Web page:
In the latest phase of a weeks-long ordeal, Kobe Bryant appears to be turning back ever so slightly toward the Lakers.
It might be tantamount to the smallest sign of thawing in a glacier, but Bryant revealed a partly conciliatory side while talking to reporters toward the end of his week-long youth basketball camp at Loyola Marymount.
When given the chance, the nine-time All-Star did not reiterate his demand to be traded by the Lakers.
"Nah, you know what?" Bryant said Thursday. "What I said is what I said. Everybody knows that we need to make some adjustments and need to get better. That's not a shock, that's not a secret. We just have to see where that goes."
That he chose to use the word "we" instead of "they," or something worse, would indicate some sort of change-over in his opinion of the Lakers. In an entirely upbeat mood that differed from his ire in the weeks after the Lakers were eliminated in the playoffs by the Phoenix Suns, Bryant did not choose a small side room at Gersten Pavilion as a forum to further pressure the Lakers into meeting his trade wishes.
It's possible that will come later this month at the Team USA training camp in Las Vegas -- when Bryant is expected to speak publicly again -- but he said he hadn't contemplated his future with the Lakers, or perhaps his future without them, in a while.
"Honestly, you all might be disappointed about it or whatever, but I haven't even thought about it in a long, long time," Bryant said. "I kind of stepped away from all of that and just focused on Team USA and just getting better. I get up early in the morning, I train hard, three to five hours, and just get ready." (That is the Kobe I know and love)
Bryant has made headlines consistently since publicly demanding a trade on May 30. The Lakers have no intention of trading Bryant, who has four years and $88.6 million remaining on his contract. He can void the contract in two years.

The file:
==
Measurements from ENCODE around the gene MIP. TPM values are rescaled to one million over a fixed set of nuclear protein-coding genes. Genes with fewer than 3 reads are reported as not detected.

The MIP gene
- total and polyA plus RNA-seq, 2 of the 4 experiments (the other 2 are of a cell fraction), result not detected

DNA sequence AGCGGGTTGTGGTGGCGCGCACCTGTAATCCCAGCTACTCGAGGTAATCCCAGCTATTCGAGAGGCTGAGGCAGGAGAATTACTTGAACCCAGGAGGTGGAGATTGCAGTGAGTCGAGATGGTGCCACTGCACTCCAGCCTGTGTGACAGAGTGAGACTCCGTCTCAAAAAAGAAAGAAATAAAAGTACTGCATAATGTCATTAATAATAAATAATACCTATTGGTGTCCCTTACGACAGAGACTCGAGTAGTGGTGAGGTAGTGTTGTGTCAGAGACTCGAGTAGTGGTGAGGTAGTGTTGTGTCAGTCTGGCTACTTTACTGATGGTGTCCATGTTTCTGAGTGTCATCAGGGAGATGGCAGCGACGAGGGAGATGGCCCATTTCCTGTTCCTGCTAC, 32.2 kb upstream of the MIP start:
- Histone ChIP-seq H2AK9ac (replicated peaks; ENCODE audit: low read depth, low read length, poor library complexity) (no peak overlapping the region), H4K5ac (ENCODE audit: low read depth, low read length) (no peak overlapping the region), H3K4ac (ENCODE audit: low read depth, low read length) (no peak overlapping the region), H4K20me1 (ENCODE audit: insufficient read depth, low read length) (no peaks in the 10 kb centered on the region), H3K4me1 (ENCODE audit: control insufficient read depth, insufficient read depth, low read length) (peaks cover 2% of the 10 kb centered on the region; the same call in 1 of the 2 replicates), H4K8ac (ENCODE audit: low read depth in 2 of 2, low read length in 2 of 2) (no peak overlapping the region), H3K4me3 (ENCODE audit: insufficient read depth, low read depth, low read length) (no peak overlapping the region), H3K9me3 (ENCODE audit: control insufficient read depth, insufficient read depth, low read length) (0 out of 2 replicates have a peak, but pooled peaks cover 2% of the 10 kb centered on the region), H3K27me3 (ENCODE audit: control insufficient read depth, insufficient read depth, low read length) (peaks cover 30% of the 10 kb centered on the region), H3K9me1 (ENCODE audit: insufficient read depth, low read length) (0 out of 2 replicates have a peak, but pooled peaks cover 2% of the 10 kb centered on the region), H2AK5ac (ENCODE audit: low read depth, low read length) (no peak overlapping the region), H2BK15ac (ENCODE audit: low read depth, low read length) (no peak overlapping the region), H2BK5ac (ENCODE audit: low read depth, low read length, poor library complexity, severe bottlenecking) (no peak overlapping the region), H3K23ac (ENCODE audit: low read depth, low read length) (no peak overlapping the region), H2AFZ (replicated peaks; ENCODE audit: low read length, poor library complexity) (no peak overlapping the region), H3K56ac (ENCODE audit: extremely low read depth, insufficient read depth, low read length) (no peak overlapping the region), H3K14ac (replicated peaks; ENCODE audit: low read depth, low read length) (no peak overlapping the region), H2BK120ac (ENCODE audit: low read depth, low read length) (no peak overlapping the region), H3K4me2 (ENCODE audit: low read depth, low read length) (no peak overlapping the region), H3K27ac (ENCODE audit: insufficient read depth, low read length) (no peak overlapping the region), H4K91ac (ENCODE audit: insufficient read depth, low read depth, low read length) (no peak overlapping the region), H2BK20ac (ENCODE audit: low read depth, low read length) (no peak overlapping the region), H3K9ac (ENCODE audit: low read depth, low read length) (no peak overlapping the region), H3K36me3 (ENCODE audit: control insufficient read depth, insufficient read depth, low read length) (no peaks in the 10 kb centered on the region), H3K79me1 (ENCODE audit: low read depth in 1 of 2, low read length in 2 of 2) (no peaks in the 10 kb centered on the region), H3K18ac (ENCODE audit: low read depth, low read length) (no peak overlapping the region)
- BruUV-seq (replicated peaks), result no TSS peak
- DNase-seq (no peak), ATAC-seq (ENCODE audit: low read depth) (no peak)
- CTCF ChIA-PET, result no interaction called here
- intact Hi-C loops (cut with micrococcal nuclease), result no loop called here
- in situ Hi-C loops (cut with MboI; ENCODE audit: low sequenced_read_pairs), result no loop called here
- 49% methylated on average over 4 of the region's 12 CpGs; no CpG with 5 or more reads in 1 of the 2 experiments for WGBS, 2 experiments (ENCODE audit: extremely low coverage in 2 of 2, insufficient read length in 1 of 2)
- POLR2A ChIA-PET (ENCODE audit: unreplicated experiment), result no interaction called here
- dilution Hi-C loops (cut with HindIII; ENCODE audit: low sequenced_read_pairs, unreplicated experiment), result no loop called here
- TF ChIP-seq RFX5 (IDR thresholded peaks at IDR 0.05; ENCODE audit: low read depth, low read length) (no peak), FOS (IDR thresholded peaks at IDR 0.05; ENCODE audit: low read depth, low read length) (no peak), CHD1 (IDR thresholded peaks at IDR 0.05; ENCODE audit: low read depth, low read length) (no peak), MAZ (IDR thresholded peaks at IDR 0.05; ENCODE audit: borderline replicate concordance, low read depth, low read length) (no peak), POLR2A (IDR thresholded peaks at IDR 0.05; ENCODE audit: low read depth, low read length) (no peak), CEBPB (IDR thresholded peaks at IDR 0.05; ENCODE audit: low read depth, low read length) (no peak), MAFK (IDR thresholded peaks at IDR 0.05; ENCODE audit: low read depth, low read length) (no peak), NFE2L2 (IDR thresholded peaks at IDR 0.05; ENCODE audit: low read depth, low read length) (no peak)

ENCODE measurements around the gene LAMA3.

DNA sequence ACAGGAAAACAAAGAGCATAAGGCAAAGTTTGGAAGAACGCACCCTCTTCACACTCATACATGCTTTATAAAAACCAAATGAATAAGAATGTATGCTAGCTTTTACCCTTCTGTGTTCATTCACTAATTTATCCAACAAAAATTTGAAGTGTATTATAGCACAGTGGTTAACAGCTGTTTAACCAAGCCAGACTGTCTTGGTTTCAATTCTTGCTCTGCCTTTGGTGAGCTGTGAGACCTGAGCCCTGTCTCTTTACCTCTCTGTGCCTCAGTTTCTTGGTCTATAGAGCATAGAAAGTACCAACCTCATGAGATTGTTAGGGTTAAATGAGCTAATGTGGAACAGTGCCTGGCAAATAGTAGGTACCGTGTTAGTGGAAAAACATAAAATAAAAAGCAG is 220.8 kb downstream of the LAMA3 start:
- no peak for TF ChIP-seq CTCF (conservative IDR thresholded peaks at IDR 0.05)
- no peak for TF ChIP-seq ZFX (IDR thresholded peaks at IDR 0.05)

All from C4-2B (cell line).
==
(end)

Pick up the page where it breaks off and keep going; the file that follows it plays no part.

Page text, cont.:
Bryant did reveal further details of his meeting two weeks ago with Lakers General Manager Mitch Kupchak at the team's practice facility in El Segundo. Bryant and Kupchak discussed the amateur video in which Bryant said the Lakers should trade 19-year-old center Andrew Bynum.
"That's a shame," Bryant said. "I went in just to tell [Kupchak], 'You know what, man? I'm sorry that thing came out like that. You never want that to happen.' I just felt like as a man, that was important to say that to him. I could have easily picked up the phone and called him, but that's not something that I wanted to do. I wanted to go down and see him face-to-face and tell him that face-to-face."
As designed by his publicists, Bryant answered very few questions about his situation with the Lakers -- only three, to be exact -- in a media briefing that was planned to be entirely about his camp, the Kobe Basketball Academy.
On that subject, Bryant spoke exuberantly about the 450 campers ages eight to 18. Some groups at the camp have learned facets of both the Princeton offense and the triangle offense in the span of a few days.
"I think kids can be pushed beyond what camps kind of have been demanding from them," Bryant said. "There's always been real serious basketball camps for players or kids that have the aspiration of playing in the NBA…but with these type of camps, it's normally not like that. They normally just throw the ball up and just let the kids go out there and play. You don't really learn much. That's why I wanted to do it. I believe kids can learn a great deal, even at seven, eight years old."